14. Hi Rhonda,
      Thankyou for all the info today, it always such a help.Do you know what the fat little white grubs are they are about 2cm long curled up, that are alway in the soil? are they good or bad? We keep on giving them to our chickens.

      Erika :0)

    15. Excellent post! Just yesterday afternoon I was watching our small flock of chickens (nine) munch away in our garden beds eating some weeds which have grown over the winter. And thinking to myself how easy this spring planting should be since I don't need to pull all those by hand! We added both bunnies and chickens to our little suburban homestead last year (less than 1/4 acre) and have been enriching the soil with the manure this winter, along with adding some to our composter. The soil is almost black, just gorgeous! I'm excited to see how the garden does this year.

    16. Excellent gardening advice! I love growing food for my family, and playing in the soil just calms my soul.... Thanks for the hard work you put in on yor blog.

    17. The advantages for raised beds (I mean *really* raised here) are:
      - good for wheelchair gardeners or people who can't bend much
      - practical if the ground is inhospitable, eg mostly rock, sand or clay, very alkaline, contaminated or boggy, or if you are gardening on concrete
      - to contain weedy plants
      - to prevent damage by certain animals
      - helpful if resources (water, organic matter) are limited, because they are contained

      My garden beds are slightly raised and I don't dig, because the clay subsoil is right under the organic matter I've been laying down for years, and it should not be mixed into my topsoil. There was almost no topsoil when we moved in.

    18. Very informative post, Rhonda. I look forward to reading more on compost making.

    19. What do you mean by , You are not no dig people? I don't understand. Is there another method?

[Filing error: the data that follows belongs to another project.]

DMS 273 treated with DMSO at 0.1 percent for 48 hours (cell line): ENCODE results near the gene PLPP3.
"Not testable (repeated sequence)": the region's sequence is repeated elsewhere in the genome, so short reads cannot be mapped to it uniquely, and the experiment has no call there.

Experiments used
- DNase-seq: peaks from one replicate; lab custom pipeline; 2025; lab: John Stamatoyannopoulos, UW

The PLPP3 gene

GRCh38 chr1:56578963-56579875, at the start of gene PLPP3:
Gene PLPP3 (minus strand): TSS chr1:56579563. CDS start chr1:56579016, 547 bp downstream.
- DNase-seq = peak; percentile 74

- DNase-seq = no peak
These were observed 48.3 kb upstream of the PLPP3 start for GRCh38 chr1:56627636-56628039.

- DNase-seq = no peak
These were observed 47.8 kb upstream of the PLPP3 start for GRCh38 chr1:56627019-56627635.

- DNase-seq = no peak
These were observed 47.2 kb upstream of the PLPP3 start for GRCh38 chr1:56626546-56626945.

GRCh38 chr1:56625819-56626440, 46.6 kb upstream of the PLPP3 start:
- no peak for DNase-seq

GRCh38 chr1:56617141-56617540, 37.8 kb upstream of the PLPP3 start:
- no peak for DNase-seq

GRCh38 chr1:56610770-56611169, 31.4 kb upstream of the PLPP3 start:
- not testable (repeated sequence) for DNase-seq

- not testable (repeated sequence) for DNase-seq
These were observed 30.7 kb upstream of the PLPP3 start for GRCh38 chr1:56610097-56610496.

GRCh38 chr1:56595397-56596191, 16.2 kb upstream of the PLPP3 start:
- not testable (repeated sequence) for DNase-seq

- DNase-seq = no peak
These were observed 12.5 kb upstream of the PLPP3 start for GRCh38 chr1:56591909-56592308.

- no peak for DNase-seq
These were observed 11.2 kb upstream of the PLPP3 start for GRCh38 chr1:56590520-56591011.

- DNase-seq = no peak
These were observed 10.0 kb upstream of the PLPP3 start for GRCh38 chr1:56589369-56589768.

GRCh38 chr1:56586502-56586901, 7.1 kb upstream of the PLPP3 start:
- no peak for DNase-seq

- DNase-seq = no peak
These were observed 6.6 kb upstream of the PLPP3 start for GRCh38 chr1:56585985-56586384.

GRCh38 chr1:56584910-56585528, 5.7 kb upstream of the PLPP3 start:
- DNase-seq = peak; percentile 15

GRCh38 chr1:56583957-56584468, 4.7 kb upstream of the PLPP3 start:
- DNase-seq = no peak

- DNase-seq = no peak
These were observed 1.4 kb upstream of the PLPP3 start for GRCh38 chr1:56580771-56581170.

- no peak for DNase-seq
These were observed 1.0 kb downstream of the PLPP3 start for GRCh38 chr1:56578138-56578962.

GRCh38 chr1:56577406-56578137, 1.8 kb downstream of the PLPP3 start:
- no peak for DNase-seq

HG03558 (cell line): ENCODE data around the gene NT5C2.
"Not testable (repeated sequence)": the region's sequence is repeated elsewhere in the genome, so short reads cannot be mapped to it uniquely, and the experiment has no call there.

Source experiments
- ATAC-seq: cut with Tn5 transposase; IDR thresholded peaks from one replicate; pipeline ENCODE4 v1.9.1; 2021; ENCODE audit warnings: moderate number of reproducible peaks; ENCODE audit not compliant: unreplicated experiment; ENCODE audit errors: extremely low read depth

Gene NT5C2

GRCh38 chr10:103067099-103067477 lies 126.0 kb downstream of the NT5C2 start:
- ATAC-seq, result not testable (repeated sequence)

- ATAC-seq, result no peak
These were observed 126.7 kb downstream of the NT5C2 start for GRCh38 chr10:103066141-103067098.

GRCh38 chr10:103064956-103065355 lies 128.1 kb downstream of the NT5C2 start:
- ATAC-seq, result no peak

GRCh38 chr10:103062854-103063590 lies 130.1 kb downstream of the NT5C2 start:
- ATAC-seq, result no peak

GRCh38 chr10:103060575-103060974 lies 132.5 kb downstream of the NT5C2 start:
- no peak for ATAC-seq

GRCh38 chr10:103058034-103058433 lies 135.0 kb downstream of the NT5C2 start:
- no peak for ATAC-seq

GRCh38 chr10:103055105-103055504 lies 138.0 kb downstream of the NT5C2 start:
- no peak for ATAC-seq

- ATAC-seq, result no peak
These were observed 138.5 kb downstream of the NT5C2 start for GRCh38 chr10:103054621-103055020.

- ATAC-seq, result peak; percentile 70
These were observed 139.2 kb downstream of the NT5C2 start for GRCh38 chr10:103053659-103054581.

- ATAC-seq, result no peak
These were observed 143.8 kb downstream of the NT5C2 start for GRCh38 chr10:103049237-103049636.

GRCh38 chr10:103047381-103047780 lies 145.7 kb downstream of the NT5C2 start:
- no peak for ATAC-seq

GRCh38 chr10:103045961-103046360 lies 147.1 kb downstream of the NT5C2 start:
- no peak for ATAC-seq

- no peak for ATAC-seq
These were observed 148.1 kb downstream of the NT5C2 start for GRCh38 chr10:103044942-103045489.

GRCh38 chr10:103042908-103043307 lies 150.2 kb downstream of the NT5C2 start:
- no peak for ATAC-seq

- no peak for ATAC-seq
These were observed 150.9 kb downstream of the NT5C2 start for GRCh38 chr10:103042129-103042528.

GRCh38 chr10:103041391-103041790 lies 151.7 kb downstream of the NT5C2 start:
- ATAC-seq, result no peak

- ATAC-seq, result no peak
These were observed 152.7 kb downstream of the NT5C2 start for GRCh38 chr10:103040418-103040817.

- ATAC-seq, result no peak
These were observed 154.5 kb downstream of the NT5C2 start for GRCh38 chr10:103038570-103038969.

20. I so love your blog, fascinating, inspirational and down right brilliant. Thanks for the soap recipe which I hope to try out with my sister when we visit together soon; she'll also be trying to teach me to knit-again.
      I only have a small concrete 4m x 5m yard but it's covered in pots, including this year (I hope) sweet potatoes, Jerusalem artichokes and lovely rainbow chard. I love the whole idea of simplicity and try to embrace it as much as I can - while still working full time and having no land - not easy but very fulfilling. Favourite things include making my own wine from foraged fruit and quilting. It's great to hear someone talking about such great things from the other side of the world. Thanks again. curvywitch uk

    21. If you see no benefit to raised beds, why do you have them? We have thought about doing it because we thought there might be a drainage benefit during the rainy season, but by the same token it would require more watering during the dry spells. But I guess the main reason we don't do it is that it looks like more maintenance and expense.

    22. Marti, I think we have a different definition of raised beds. I think of raised bed as those garden beds that are built on concrete or compacted soil or clay that raise the bed up high enough to grow plants and not penetrate the soil below. I believe in digging the soil and planting in it. But I guess that is more no dig gardening rather than raised beds.

    23. Fay, add a circle of compost around the base of the trees and cover it with straw. Water in. Don't let any of the material touch the tree truck as that will cause collar rot.

    24. Erika, I think what you're referring to are the grubs of the rhinoceros beetle. They look like widgety grubs. The chooks love them.


    I welcome readers' comments. However, this blog never publishes business links or advertisements. If you're operating a business and want to leave your link here, I will delete your comment .

    Blogger Template by pipdig